Soaring prices in construction materials are hurting the industry.
"After almost two years of decline, steel prices have risen sharply in recent months," Credendo analyst, Matthieu Depreter, wrote in a recent report on the sector. "If we look at the steel price index1, we see that the level of January 2021 is 40% higher than that of January 2020."
Depreter credits restricted population growth and increased Chinese demand as "the main reasons for this movement."
Iron ore prices support the rise in steel prices, "although it makes a dent in the margins of companies that could not pass on the cost increase to their clients."
Global steel production fell 1% in 2020 compared to 2019. "This figure hides many disparities among the different regions in the world," Depreter said.
Depreter expects steel production to rise in 2021, "but not enough to reach the pre-crisis levels (with the exception of China, whose annual production has kept growing for years).
"Global demand … followed an opposite path" due to Chinese demand, Depreter said. "The biggest risk for companies engaged in the steel-making industry is a sudden drop in demand from China, which will possibly happen again, leading to a lower steel price."
Depreter expects overall steel production "to grow faster than consumption, putting downward pressure on the price of steel" and for iron ore prices "to slightly decrease over time."
Several factors could impact prices, however:
A recent Construction Dive article reports one contractor had been paying about $750 per short ton for rebar. As of the time of the Feb. 17 article, the cost had spike, to nearly $900, a 20% increase in just more than a month.
The contractor pointed out, "That could mean an extra $200,000 on a concrete job."
In response to these price hikes, contractors are looking for materials that they can substitute for steel.
"Across commercial construction, steel price increases in recent weeks have caused contractors to rework the material costs on their jobs," Construction Dive reported. Lumber prices have also been volatile. At the start of the pandemic, lumber costs "leaped up before coming back down last summer" and now they have shot up again.
Construction input prices increased 2.5% in January 2021 compared to the previous month, according to an Associated Builders and Contractors (ABC) analysis of U.S. Bureau of Labor Statistics' Producer Price Index data released today. Nonresidential construction input prices rose 2.1% for the month.
Construction input prices rose 4.8% from a year ago. Nonresidential construction input prices experienced a 4.2% increase over that span. Softwood lumber prices are up 73% on a year-over-year basis and iron and steel prices are up 15.6%. Natural gas prices have climbed 30% over the past year, while crude petroleum prices have declined 10.5%.
In an ABC press release, the association's chief economist, Anirban Basu, warns, "The inflation story is real. They say the cure for low prices is low prices. Early in the COVID-19 pandemic, several key commodity prices declined substantially, causing a diminished incentive for suppliers to invest in capacity augmentation. The result is that as demand increases, scarcity builds, and those low prices disappear. Eventually, suppliers respond by investing more aggressively in capacity given the pursuit of higher sales amid higher prices, which eventually results in the pendulum swinging back toward lower prices.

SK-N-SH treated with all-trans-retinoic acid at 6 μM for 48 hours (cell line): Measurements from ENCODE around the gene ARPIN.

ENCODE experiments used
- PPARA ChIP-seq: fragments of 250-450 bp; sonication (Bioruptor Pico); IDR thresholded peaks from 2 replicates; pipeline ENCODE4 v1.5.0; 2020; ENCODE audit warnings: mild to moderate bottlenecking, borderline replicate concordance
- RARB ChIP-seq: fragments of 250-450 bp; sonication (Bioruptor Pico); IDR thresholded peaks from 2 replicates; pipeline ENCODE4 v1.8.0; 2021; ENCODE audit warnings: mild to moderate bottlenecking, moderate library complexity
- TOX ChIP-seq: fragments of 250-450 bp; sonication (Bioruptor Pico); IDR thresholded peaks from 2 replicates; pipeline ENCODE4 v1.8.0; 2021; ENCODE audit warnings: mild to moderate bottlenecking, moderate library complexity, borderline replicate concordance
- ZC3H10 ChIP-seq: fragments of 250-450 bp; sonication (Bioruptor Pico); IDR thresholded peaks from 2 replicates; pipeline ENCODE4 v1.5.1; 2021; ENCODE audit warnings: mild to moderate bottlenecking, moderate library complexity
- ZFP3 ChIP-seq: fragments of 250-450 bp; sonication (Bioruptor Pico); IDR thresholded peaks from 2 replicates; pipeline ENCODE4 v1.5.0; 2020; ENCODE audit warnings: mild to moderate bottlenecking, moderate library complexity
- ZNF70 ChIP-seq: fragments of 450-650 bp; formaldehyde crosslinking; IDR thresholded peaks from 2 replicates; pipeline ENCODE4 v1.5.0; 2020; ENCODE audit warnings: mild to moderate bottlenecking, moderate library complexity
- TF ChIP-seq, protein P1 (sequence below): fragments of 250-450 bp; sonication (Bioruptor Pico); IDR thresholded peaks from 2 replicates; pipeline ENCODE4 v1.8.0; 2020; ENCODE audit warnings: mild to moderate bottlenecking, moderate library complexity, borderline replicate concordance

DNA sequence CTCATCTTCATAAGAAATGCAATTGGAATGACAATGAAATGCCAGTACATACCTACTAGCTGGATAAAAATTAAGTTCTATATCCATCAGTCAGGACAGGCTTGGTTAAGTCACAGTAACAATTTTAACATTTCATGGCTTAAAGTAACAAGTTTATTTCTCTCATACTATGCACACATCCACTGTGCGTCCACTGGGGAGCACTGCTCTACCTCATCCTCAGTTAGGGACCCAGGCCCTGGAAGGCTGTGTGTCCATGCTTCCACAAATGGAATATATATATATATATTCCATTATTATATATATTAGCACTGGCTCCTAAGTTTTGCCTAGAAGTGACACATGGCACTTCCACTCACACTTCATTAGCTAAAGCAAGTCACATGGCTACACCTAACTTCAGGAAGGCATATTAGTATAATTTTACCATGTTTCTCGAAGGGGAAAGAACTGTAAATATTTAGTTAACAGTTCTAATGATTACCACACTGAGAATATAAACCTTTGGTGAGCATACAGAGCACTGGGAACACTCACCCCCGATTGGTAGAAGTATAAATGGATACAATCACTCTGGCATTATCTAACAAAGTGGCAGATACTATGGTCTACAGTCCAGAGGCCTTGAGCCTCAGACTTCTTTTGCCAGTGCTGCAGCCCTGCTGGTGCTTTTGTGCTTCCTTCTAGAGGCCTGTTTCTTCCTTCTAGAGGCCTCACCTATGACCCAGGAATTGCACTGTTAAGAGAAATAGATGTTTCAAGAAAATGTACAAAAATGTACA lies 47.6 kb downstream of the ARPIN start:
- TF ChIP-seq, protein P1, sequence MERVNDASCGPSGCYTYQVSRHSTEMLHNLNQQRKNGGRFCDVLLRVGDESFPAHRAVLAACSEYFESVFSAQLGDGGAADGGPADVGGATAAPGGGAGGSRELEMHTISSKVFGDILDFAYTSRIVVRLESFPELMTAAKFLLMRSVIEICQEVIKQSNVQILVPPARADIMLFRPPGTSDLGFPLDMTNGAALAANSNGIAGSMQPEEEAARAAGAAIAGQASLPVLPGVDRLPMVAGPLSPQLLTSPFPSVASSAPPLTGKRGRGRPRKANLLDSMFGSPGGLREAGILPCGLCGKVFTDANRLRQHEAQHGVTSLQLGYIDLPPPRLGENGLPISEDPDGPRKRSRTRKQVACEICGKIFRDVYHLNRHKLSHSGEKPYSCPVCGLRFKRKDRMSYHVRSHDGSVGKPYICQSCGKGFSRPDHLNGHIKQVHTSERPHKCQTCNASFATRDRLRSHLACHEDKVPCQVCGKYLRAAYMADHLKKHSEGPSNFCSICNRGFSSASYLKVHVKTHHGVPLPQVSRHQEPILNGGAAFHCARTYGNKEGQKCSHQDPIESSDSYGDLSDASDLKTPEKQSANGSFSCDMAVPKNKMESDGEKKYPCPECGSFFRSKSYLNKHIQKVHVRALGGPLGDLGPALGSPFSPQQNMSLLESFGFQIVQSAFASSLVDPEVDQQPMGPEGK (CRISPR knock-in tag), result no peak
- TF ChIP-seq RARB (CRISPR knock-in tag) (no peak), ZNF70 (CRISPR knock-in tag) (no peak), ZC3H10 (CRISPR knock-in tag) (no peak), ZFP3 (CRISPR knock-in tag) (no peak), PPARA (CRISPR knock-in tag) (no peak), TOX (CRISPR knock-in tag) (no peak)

"But this time is a bit different," Basu said. "Because coronavirus vaccine distribution is accelerating, the expectation is that worldwide demand for steel, aluminum, oil and other productive inputs will surge later this year. The result could be substantial upward pressure on construction input prices."
Basu believes some of these dynamics became apparent the second half of last year and will likely become even more obvious as the global economy recovers in earnest. ABC's Construction Confidence Index supports this proposition; more than 55% of contractors expect their sales to increase over the next six months.
He further warns contractors to consider that potential for rapid input price inflation as they enter into new contractual obligations.
"Given the softness in demand in a number of key nonresidential construction segments, the temptation may be to bear the risk of future price increases in exchange for increasing the likelihood of securing new work," Basu said. "That strategy may work out, but estimators, attorneys, executives and others should be aware that the accompanying risks of such approaches are elevated."
For material suppliers, large scale construction projects can be problematic from a pricing standpoint" said Chris Ring, of NACM's Secured Transaction Services. "The material supplier may have bid the project in Nov 2020, and they are awarded the project in March 2021. If the material supplier did not account for price fluctuations in their Nov 2020 bid, they may be held to the lower price when the purchase order is awarded in March 2021. If material suppliers have outstanding bids, they need to review those bids to ensure price increases have been accounted for or renegotiate the bid before it is awarded.